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In June, the Greater Boston Research Advisory Group released an updated report on the impact of climate change in the greater Boston area. Among other things, the report warned that the number of 90°, 95°, and 100° days would increase, heat-induced mortality would rise, extreme precipitation events would grow more frequent, the sea level would rise, and 10-year winter flooding from storms would become annual events. Boston, which rests on more than 5,000 acres of reclaimed land, is not alone is seeking assessments of its vulnerability to fossil fuel-driven climate change.
But Boston stands apart from other coastal cities in the degree to which it has integrated efforts to cultivate and sustain a climate-literate public. One finds references, information, and exhibits to climate change across the City’s major cultural, scientific, and educational sites.
Outside the New England Aquarium
The referenced painting, J. Hendrick Avercamp’s “Winter Landscape near a Village (painted about 1610-15)
Exhibit at Harvard University’s Peabody Museum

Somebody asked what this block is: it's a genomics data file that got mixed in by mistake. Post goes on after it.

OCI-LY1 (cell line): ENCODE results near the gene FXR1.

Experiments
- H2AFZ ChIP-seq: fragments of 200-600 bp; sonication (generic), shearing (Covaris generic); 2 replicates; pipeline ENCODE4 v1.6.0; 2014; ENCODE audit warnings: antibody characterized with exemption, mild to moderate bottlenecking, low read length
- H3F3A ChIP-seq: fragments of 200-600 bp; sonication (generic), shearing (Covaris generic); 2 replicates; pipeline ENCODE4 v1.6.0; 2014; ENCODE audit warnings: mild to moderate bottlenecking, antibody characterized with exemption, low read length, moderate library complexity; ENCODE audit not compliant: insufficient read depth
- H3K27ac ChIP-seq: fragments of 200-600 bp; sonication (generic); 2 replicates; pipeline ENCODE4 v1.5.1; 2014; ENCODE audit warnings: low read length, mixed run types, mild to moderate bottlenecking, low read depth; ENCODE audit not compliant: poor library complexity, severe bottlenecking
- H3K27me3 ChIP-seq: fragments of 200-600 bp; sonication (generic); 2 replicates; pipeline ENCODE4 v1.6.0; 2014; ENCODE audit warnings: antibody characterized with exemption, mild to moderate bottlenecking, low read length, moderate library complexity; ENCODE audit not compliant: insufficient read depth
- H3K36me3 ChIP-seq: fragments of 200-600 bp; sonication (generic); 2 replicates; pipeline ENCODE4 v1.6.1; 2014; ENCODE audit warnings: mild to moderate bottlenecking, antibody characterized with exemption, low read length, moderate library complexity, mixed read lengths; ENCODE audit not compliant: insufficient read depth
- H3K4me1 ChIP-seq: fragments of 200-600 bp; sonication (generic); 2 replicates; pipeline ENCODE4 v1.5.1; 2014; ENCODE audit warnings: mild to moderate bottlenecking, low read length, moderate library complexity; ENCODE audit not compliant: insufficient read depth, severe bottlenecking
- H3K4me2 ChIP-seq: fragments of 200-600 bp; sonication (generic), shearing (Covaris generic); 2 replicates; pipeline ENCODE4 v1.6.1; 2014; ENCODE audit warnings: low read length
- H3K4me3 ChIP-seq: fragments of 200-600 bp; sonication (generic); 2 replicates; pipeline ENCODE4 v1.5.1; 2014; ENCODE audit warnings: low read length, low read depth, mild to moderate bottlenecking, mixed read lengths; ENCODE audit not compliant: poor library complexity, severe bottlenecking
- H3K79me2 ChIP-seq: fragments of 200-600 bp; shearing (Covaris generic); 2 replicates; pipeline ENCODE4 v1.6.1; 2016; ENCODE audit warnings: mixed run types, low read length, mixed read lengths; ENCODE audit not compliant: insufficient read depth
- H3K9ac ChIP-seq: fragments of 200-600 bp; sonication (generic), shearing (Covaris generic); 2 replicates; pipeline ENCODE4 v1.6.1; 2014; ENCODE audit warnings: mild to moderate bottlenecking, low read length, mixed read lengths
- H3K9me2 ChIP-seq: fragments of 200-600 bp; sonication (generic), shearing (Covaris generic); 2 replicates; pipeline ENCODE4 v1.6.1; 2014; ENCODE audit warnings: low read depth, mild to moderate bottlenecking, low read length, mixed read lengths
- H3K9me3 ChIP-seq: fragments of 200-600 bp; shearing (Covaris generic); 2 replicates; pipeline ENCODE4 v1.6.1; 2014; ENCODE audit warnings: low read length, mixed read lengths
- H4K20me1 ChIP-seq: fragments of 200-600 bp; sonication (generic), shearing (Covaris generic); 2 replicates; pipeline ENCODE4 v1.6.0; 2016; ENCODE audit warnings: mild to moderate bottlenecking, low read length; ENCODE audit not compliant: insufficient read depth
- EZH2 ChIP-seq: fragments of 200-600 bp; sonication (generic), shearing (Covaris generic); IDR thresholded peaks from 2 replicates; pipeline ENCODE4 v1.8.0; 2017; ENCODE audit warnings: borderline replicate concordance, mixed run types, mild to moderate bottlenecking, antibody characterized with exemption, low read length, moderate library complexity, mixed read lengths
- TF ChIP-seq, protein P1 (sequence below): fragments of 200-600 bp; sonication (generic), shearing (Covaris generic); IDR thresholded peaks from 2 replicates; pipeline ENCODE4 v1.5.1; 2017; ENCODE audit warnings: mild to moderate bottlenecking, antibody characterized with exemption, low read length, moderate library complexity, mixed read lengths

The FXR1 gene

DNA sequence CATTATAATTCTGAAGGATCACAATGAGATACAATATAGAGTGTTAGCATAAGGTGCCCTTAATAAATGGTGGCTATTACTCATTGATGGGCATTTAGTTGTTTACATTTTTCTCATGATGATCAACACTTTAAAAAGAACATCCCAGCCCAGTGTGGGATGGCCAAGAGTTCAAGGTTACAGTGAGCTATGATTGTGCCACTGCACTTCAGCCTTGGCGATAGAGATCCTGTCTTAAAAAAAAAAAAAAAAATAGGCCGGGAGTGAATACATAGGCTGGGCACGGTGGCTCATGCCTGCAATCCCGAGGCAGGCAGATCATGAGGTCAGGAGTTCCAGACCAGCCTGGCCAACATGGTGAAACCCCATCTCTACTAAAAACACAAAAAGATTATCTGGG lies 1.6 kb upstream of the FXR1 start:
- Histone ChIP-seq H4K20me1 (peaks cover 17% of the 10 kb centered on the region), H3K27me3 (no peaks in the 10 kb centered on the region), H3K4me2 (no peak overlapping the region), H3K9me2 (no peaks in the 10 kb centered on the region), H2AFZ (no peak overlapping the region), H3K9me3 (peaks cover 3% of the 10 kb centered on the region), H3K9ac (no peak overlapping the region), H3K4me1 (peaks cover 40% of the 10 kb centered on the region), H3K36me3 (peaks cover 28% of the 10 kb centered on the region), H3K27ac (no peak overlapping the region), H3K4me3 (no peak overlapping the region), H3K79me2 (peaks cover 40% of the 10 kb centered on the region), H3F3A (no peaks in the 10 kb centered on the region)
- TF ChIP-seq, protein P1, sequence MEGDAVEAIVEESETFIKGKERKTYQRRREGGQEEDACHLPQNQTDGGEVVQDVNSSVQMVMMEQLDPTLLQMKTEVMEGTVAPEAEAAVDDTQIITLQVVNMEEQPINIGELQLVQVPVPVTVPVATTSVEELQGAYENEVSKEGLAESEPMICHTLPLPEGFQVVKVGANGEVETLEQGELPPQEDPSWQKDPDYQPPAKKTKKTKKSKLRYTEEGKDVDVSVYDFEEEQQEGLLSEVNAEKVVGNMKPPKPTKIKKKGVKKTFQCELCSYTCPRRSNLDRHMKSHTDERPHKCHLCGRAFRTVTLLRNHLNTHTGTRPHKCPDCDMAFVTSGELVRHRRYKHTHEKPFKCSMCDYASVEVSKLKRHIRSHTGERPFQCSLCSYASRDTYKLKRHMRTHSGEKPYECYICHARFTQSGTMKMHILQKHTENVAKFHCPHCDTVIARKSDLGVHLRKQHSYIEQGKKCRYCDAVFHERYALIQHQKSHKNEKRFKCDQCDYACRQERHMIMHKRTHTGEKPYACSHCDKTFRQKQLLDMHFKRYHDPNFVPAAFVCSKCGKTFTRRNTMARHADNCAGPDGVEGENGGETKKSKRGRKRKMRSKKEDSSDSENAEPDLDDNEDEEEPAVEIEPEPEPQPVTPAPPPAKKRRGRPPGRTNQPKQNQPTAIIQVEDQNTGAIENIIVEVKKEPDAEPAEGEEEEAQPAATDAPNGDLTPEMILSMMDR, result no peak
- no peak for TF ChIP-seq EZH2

Back in 1837, in his “Concord Hymn” to commemorate the Battle of Concord, Ralph Waldo Emerson hailed the “embattled farmers” who stood and “fired the shot heard round the world.” He wrote eloquently of the “spirit, that made those heroes dare, to die, and leave their children free.” In contemporary Boston, from the leadership of its dynamic Mayor Michelle Wu, across the landscape of its scientific, cultural, and educational gems, and its people, one sees that same spirit. Today, the gathering fight is not for independence. Today, that growing struggle is over human-induced climate change. With reliable, timely, and accurate information, Boston is poised to lead in this consequential fight for the future. Many cities would do well to learn from and imitate Boston’s leadership in educating and informing the public on climate change.